HW 2 Q3b

Hello, I’ve been thinking about this problem for quite a while and i don’t see a clear path towards the solution. Can someone give me a hint?

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2 comments

  1. Part (a) is a hint: a problem that looks quite hard is in bijection with a problem that is easy to solve.

    The same bijection is useful for part (b), and several ways to proceed (none of which is immediate). Another hint: algebraic methods may be easier than combinatorial methods in this problem.

  2. mattcadier

    For part (a) (and I’m hoping for part (b) as well) it simplifies things greatly to think of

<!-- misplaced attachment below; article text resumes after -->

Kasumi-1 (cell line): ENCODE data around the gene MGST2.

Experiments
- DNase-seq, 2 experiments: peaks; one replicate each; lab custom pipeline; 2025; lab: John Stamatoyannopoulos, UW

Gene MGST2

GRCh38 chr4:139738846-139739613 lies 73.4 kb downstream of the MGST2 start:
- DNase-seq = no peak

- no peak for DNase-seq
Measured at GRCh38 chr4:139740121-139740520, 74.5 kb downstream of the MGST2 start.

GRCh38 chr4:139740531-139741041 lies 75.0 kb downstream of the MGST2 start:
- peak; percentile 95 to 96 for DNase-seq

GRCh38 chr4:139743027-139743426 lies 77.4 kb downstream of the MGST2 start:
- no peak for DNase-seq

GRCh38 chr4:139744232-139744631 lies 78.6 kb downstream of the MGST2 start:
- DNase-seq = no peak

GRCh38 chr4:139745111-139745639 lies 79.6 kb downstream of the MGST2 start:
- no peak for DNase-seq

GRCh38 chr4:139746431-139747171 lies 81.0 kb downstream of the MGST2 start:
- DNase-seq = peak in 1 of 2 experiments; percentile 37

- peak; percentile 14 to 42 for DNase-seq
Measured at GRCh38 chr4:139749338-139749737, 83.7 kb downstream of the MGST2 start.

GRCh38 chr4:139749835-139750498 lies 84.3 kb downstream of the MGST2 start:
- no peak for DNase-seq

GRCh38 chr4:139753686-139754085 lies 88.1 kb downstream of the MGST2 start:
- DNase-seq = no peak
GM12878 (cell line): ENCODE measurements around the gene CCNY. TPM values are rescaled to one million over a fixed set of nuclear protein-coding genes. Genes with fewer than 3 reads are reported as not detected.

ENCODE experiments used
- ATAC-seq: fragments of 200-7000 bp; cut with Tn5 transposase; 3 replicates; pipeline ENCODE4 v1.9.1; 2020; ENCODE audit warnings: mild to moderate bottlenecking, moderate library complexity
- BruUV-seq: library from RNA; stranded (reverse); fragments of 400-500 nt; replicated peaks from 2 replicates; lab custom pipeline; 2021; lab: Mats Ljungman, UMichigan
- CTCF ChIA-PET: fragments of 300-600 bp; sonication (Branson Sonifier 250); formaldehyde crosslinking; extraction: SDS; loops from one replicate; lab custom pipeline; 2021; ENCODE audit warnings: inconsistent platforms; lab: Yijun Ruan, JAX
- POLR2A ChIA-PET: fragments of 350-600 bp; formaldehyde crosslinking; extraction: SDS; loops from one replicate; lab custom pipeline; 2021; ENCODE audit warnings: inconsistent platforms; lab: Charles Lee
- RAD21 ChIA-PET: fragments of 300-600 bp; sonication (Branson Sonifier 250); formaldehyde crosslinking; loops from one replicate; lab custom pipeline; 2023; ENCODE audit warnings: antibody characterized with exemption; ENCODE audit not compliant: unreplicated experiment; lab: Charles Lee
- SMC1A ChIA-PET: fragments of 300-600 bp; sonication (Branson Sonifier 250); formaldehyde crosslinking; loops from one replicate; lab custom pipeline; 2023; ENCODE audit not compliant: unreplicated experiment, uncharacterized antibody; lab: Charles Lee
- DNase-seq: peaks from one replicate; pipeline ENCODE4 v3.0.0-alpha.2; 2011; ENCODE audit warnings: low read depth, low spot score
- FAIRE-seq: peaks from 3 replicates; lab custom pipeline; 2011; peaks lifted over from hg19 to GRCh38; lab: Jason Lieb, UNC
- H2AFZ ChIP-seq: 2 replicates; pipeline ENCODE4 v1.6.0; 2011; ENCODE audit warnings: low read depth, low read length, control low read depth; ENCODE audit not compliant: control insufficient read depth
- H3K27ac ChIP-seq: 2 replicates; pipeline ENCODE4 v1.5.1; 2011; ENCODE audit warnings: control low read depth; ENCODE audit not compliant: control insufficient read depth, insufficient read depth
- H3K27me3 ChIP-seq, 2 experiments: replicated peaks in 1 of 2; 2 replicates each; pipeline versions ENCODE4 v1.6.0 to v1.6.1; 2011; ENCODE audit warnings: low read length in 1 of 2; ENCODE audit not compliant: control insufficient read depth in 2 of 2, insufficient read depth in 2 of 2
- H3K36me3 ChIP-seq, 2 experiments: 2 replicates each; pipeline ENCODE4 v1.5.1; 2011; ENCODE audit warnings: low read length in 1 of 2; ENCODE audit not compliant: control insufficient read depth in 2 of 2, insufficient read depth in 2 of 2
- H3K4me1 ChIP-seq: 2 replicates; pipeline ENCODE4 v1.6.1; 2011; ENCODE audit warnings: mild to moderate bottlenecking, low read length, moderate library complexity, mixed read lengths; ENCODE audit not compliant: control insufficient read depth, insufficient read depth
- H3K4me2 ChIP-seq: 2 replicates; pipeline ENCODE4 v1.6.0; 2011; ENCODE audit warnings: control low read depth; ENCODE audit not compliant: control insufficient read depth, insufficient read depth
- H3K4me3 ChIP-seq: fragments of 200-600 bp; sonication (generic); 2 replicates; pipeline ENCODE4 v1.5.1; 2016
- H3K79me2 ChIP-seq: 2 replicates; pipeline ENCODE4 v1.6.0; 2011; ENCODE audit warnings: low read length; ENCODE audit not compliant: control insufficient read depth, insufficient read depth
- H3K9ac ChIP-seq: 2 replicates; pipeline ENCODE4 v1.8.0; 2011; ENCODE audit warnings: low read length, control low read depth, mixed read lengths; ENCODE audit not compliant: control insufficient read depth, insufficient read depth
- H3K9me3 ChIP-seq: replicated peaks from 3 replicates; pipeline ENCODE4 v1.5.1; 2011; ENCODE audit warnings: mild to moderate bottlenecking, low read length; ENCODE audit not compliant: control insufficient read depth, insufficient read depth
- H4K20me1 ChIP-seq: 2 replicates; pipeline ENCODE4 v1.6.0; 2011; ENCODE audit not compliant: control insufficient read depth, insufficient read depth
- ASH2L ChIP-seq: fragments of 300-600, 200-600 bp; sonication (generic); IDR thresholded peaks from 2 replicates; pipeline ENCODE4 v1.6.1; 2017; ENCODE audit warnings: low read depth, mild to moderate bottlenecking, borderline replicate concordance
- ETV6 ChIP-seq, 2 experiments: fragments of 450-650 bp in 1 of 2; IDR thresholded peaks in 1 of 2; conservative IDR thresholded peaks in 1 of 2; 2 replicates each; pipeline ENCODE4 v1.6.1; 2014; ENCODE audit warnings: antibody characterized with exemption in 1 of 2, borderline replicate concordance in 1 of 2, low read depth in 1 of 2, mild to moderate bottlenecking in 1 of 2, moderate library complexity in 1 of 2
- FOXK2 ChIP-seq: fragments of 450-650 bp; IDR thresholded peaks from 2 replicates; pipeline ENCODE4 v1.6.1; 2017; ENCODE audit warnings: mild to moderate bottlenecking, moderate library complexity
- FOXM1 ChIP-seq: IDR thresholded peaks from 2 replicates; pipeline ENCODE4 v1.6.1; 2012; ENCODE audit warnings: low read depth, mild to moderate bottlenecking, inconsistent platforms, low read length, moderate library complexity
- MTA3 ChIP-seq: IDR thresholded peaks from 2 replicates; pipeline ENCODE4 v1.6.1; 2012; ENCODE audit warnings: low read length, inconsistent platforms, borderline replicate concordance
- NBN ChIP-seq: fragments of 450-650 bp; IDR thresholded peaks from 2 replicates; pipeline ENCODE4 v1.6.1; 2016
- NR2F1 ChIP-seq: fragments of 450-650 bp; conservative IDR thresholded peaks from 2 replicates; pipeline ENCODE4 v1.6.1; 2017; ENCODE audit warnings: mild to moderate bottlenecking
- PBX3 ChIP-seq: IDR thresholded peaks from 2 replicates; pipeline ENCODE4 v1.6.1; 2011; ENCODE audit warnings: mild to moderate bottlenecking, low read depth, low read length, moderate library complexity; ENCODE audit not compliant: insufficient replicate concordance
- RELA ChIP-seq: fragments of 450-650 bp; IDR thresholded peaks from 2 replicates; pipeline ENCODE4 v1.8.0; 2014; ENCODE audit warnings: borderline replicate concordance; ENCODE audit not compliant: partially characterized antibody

the subsets S_i as binary selection vectors {\bf w} where w_k = 1 if k\in S_i
    and 0 otherwise. The geometric interpretation is elucidating.
    For part (b) we’ve been trying to think of it as a switching problem. That is we have
    n ideal switches that can be on or off. Then starting with all of them off, how many ways
    are there to turn them on and off k times so that they’re all off at the end.
    Whether or not this is a fruitful approach, I don’t know…

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